Over the course of 11 years and 22 films, Marvel have built a cinematic universe that has captivated and brought together millions through immersive storytelling, brought to us by a ever-expanding mixing pot of creators. All their efforts and talents culminated in the climactic instalment of what has been deemed Marvel’s ‘Infinity Saga’ – box-office record-breaker Avengers: Endgame.
After devastation was brought to the MCU in 2018’s Avengers: Infinity War, fans were left wondering what the future held for our favourite heroes. The heavily-anticipated Endgame provided answers in abundance. The film picks up almost immediately from the end of Infinity War and barely pauses for breath from start to finish – except for well-played emotional beats within its second act – as it seeks to right the ‘wrongs’ of the events of Infinity War. While Infinity War was structured more like a series of vignettes, Endgame opts for a more traditional three-act structure, and all for the better. Constantly playing with the audience’s emotions, the film deftly weaves in and out of action sequences and emotional sub-plots, sprinkled with copious twists and surprises, some major to the plot and others simply a character’s shocking new appearance. It pays homage to, and often literally replays, many of the key events of the last ten years’ worth of movies, yet somehow manages to not fall into the trap of unimaginative fan-service.
Fan-service, however, there is aplenty in Avengers: Endgame. It is a three-hour-long thank you to the millions of fans across the globe, providing moments that we could only have ever dreamed of and never really expected would be played out onscreen. The Russo Brothers crafted a film that poured its heart out to the audience and gave us everything it possibly could in what ended up being a final bow for some characters. The epic and ambitious finale was the stuff of superhero dreams that could induce goosebumps in even the most casual of viewers. Even though Spider-Man: Far from Home (July 2019) will be the true finale of this saga, it will act as an epilogue to Endgame’s closing hour. Said hour packed in so much emotion, action, and incredible story that it will be hard to forget.
Endgame is also unafraid to break the rules in order for it to work, forcing us to forget everything we thought we knew about aspects of science-fiction and the superhero genre. It reinvents the rules so that it can deliver us a totally unencumbered viewing experience, which I doubt even the pernicketiest of sci-fi boffins could complain about. It condenses hours of story into a ‘mere’ three-hour runtime, and neither emotion nor exhilaration is sacrificed in the process, with more surprisingly mirthful moments than you can shake a stick at. Act one reinvents beloved characters and reintroduces them to us, while act two throws them into a mixing pot and builds them up once more, with act three finally bringing about the end not only Endgame’s story, but also that of a decade-long anthology.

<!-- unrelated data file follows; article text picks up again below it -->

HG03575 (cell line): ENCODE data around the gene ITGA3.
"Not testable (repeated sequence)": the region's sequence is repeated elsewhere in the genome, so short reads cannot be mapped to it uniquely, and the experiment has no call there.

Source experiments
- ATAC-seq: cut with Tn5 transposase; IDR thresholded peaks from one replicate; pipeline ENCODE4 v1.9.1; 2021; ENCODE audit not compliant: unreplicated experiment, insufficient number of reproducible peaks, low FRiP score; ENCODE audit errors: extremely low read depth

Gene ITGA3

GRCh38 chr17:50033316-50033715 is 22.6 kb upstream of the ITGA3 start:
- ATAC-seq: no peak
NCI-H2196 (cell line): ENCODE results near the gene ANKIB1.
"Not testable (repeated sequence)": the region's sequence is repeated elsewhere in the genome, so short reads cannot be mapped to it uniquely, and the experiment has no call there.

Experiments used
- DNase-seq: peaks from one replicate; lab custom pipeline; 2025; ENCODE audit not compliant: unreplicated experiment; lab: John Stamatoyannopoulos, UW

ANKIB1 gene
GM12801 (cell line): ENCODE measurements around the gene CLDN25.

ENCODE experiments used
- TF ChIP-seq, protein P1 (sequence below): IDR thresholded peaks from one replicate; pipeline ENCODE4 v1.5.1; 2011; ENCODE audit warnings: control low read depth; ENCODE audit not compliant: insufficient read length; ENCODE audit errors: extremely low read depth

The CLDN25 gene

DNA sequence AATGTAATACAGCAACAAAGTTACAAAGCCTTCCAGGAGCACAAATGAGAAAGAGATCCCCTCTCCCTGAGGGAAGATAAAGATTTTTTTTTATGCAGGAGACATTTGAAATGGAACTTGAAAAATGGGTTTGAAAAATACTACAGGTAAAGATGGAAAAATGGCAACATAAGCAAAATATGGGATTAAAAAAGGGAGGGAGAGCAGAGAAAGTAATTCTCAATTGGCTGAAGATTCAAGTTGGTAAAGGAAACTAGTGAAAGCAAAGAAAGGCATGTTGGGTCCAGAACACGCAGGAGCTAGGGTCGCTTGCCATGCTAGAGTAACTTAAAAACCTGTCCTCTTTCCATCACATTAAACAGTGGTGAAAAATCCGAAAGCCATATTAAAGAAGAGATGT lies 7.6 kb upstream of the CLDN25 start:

The cast are absolutely no small part of Endgame’s triumphant success. The people behind the characters brought their A-Game for this movie, likely understanding the full sentimental value it would have for many of the viewers. Not a single actor failed to deliver a convincing performance, but special props must be given to Scarlett Johansson, Jeremy Renner, Chris Evans, and Robert Downey Jr. all of whom delivered emotional and layered performances with aplomb, helping elevate the movie. Paul Rudd is also worthy of note for his always-charming portrayal of Ant Man/Scott Lang. His character helps bring some appropriately handled and much-needed humour to the film, while also providing opportunity for the other characters to show their funnier sides too. After Infinity War’s bleak ending, such humour could have been tactless if handled incorrectly, but this was far from the case.
Avengers: Endgame is sentimental, epic, emotional, and a sincere love letter to any and all who have grown to love the characters and movies of the MCU in the past decade. It borrows enough flavour from its twenty-one predecessors to give a familiar, comfortable feel, while simultaneously offering a unique and individual experience. The final moments say ‘farewell’, ‘hello again’, and ‘until next time’ before bowing out with content and triumph. A comic book brought to life; it is the perfect film for lovers of the superhero genre, and everyone else too.